“Omolara, come. Let’s see if you can keep up with your old man.”
Before we could finish the revolution of a complete breath, he would spin us around, leaving us in puddles of laughter. It was not the kind of laughter that just randomly exited from a person. Rather, it was a kind that started, soft and almost unconsciously. It rose from the very core, warming from the inside out before it bursts out in colours of happiness. The motions of his legs were the funniest; the different ways he artfully jiggled them to mime the beat of whatever oldie he had played.
It wasn’t just the undiluted fun, there were to-do lists to be checked and cross-checked, cooking to be done and tons of errands to be run, all the while implementing creative ways to circumvent the ‘banga’-throwing boys and girls actively sniffing out victim material.
My nuclear family isn’t a large one. But there was always an abundance of human bodies on the 31st of every December. There were friends turned family, people whose realities had somehow become intertwined with ours to the extent we had multiple parents, and our parents had multiple children.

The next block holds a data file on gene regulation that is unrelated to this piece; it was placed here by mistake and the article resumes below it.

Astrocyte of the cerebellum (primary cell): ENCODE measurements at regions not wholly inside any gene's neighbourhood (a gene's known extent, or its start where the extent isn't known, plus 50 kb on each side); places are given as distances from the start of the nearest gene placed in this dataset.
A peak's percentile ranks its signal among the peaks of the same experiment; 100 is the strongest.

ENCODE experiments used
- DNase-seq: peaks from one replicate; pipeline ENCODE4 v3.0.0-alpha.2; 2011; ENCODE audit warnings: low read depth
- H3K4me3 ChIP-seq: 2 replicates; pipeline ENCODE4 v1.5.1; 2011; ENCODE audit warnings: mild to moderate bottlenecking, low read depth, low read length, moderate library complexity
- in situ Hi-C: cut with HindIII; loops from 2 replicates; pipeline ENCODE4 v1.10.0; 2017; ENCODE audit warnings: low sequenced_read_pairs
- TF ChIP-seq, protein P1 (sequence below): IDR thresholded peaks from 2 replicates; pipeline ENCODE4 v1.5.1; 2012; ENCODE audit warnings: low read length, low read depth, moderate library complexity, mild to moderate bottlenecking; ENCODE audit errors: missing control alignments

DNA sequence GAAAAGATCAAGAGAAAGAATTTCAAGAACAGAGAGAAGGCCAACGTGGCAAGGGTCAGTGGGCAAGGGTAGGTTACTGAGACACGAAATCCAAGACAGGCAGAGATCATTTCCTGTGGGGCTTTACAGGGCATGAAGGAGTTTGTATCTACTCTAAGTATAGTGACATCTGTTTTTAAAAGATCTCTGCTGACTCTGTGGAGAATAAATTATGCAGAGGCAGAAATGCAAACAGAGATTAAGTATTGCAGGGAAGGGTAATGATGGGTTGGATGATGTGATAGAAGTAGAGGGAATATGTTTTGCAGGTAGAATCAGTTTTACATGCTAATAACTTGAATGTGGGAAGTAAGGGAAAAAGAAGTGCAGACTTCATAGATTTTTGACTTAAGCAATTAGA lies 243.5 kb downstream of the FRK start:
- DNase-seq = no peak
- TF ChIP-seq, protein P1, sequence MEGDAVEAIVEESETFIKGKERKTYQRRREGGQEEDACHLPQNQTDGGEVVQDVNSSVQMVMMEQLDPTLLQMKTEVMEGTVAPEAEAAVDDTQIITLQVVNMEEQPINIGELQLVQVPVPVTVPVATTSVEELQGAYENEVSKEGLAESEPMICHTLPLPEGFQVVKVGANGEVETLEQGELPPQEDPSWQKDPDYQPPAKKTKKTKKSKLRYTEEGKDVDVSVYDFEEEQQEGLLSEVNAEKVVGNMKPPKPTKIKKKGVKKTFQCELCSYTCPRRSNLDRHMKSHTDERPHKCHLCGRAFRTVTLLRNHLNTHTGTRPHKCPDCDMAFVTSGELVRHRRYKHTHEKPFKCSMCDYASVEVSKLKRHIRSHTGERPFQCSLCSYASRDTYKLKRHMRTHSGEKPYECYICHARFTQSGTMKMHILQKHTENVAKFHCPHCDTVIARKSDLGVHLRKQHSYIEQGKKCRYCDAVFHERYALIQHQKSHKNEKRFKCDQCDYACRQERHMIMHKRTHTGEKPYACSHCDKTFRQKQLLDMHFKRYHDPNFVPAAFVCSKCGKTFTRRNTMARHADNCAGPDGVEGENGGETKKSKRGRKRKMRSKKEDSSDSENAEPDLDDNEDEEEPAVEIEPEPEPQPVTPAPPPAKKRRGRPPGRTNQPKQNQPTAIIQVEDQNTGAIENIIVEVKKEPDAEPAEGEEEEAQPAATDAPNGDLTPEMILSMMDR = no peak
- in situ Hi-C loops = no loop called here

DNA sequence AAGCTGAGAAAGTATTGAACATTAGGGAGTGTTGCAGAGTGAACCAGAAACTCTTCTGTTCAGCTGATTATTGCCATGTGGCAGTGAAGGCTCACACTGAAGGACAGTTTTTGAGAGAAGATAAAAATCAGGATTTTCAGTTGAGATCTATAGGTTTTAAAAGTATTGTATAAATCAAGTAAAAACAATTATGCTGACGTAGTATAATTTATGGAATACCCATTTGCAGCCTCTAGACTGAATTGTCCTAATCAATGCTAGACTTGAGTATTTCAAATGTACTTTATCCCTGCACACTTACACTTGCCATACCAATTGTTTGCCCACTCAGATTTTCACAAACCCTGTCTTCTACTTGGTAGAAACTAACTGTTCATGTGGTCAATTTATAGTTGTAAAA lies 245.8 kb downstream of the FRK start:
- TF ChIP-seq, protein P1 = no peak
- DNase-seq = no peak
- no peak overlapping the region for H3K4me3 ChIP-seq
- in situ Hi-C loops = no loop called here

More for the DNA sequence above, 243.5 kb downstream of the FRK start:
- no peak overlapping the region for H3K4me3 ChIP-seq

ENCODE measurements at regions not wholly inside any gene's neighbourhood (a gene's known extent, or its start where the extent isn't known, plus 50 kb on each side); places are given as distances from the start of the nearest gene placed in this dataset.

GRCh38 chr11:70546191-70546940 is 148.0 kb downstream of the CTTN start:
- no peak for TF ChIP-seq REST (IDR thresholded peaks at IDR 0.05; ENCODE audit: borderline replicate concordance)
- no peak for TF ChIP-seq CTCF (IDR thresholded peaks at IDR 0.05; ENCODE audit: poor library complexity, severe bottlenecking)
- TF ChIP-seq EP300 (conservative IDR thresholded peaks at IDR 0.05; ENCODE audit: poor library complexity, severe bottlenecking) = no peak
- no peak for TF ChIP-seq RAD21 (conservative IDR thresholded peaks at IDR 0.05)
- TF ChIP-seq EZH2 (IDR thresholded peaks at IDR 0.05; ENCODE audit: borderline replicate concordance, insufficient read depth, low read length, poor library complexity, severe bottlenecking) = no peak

This life we’re given was a tabula rasa at its inception. As the tides of time take us on its journey through space, our experiences will, to an extent, shape the persons that we will become. Each of us, wayfarers on planet Earth, will experience life in most of the varying forms that make up its fabric; the good, the bad and the ugly.
The difference is made with the people that flank a person in all the pictures life can emulate. The ink of time will scribble on the slates of our lives, turning the future into the present. It will bring with it a bit of pain, laughter, dreams turned realities, disappointments, joy and sadness. Life is a rollercoaster that will take us round the spectrum of emotions or at least close.
This is a reality that none of us can escape, and yet one that invariably makes the knots tighten, the more life is unravelled. I feel that knot loosening its grip the older I get. The advancement in years came with a herald of appreciating family, the connections I didn’t choose, ones made without my assent or dissent, but those that have consistently patched me up even when I didn’t think I deserved it.
The family is a promise that we will always have an umbrella, a shade. That whether the sun is blazing hot, threatening to melt us in its fierceness or the storm rages around, determined to cast us away into nothingness; it will never be just us against the elements.